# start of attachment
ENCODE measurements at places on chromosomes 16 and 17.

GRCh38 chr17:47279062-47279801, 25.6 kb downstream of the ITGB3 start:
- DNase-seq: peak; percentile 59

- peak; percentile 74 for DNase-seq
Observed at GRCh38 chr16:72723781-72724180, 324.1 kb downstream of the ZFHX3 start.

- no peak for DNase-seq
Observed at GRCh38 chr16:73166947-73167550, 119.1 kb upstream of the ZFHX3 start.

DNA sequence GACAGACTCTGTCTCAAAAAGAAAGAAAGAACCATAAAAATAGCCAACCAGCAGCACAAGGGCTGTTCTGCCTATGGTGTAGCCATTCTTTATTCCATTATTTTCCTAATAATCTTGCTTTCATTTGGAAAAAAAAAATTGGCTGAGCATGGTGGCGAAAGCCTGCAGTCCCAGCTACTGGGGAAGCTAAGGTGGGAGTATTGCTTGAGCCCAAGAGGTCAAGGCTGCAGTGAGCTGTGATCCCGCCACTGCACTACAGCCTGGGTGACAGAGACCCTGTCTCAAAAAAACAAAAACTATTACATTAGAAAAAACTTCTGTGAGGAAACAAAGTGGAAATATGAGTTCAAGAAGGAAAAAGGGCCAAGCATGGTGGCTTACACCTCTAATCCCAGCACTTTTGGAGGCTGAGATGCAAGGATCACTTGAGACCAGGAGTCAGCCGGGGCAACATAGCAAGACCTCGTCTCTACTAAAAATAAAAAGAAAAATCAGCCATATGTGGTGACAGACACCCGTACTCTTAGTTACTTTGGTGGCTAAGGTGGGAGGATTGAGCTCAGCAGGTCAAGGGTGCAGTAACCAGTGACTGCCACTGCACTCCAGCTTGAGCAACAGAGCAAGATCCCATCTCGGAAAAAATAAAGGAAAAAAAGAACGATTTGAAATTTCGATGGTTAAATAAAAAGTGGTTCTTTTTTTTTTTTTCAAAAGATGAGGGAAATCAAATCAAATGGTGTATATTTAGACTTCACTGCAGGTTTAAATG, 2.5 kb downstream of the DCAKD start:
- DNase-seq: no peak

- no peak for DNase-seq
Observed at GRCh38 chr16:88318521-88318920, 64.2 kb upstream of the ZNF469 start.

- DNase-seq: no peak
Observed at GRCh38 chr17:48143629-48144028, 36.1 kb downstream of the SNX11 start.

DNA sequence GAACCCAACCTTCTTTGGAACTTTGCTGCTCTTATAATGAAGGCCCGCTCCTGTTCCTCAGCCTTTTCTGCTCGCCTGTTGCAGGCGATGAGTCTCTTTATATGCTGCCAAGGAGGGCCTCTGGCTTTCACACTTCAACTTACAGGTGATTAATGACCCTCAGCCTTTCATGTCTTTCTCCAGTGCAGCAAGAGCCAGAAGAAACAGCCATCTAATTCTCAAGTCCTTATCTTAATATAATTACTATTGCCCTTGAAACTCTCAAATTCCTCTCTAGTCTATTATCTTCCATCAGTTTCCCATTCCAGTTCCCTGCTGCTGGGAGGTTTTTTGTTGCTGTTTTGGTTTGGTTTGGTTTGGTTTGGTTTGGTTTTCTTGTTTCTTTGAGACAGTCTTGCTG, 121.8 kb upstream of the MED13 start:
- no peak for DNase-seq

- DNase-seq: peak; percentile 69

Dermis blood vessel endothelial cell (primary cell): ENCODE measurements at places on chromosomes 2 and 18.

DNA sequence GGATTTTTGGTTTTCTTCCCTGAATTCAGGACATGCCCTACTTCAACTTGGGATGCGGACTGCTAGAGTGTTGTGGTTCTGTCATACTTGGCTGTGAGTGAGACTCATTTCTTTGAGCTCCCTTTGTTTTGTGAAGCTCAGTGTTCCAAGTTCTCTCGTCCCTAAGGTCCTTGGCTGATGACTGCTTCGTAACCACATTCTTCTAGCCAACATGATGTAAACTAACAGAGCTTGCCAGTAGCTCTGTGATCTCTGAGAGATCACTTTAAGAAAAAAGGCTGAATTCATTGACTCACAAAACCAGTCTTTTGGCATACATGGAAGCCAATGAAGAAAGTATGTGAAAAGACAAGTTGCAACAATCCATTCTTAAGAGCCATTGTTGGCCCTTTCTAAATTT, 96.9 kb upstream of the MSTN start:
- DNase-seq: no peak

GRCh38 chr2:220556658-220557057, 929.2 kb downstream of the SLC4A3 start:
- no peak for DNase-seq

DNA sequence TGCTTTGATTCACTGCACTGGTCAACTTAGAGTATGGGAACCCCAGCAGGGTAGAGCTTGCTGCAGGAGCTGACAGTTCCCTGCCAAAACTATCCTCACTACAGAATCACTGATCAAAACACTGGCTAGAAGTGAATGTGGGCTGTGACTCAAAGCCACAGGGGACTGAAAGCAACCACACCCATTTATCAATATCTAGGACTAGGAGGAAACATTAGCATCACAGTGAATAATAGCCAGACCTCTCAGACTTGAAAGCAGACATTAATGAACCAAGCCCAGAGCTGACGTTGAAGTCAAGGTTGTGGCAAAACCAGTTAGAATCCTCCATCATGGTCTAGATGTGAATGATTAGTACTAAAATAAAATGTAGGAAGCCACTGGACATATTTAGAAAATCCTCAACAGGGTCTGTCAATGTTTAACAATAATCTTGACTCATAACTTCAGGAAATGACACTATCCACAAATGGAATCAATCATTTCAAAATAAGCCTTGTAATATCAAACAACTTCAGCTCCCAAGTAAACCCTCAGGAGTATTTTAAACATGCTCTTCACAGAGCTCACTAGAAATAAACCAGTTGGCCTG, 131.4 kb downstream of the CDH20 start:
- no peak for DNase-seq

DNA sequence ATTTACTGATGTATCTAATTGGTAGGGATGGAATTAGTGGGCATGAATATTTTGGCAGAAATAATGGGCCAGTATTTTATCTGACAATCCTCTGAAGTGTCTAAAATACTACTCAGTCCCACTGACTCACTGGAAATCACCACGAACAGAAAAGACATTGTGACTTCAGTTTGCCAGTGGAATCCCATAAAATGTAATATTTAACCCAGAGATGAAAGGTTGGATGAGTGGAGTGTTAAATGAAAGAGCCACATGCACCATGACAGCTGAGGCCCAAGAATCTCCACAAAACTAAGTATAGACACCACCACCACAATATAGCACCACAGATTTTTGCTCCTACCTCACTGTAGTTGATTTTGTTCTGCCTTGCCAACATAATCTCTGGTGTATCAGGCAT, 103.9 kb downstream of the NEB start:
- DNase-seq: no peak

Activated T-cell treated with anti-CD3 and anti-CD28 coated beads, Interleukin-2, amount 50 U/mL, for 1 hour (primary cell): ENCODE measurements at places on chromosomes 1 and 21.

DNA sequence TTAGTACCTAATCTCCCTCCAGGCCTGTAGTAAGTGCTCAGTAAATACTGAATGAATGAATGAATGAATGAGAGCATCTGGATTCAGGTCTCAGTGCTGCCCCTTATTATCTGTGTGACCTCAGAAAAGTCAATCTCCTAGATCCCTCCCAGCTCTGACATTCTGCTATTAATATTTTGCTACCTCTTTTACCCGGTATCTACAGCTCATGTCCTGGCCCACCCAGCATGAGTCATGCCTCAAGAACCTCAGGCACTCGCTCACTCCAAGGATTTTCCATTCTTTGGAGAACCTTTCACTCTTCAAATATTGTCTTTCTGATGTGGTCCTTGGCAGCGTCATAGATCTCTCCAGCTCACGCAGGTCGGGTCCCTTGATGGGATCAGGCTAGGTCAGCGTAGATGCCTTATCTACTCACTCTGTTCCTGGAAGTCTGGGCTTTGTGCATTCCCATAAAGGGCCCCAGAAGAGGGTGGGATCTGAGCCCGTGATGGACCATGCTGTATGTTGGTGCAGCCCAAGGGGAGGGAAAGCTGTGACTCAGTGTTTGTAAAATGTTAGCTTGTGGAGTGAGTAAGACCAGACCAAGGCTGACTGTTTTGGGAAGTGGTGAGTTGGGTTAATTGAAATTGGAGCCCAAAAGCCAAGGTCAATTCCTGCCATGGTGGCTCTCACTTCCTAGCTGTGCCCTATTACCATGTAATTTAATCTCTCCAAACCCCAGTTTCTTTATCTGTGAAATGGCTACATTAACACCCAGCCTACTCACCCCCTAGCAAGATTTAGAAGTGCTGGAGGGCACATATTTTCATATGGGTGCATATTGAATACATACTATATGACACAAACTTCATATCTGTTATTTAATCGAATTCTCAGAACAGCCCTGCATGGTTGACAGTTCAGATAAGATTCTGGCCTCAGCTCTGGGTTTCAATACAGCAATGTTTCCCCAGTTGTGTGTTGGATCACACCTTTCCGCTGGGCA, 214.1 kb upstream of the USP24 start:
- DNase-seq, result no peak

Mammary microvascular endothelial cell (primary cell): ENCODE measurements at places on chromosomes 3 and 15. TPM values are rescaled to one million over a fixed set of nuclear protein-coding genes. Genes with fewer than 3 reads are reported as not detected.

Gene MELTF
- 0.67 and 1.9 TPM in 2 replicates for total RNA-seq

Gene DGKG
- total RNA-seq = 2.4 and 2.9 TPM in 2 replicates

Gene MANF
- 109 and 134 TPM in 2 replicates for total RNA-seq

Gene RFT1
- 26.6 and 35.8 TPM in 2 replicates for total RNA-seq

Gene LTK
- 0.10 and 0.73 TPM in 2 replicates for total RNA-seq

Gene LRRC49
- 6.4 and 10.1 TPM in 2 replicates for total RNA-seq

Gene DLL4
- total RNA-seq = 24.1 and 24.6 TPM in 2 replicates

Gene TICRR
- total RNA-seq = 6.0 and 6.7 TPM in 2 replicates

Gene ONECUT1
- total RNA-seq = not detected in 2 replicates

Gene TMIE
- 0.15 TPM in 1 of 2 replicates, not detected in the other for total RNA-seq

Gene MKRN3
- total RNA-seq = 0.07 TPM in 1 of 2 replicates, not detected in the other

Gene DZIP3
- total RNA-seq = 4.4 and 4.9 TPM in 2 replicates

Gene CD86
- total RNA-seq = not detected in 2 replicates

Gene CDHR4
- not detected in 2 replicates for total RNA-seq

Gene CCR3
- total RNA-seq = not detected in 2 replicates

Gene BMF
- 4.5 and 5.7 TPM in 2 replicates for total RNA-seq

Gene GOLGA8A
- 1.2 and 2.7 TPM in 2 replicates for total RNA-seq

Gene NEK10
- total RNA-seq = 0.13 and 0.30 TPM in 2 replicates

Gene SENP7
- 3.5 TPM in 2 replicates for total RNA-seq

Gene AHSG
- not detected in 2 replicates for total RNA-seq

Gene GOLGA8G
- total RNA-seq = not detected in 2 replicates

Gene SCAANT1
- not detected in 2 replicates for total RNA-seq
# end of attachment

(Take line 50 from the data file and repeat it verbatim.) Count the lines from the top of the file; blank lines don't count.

Gene MKRN3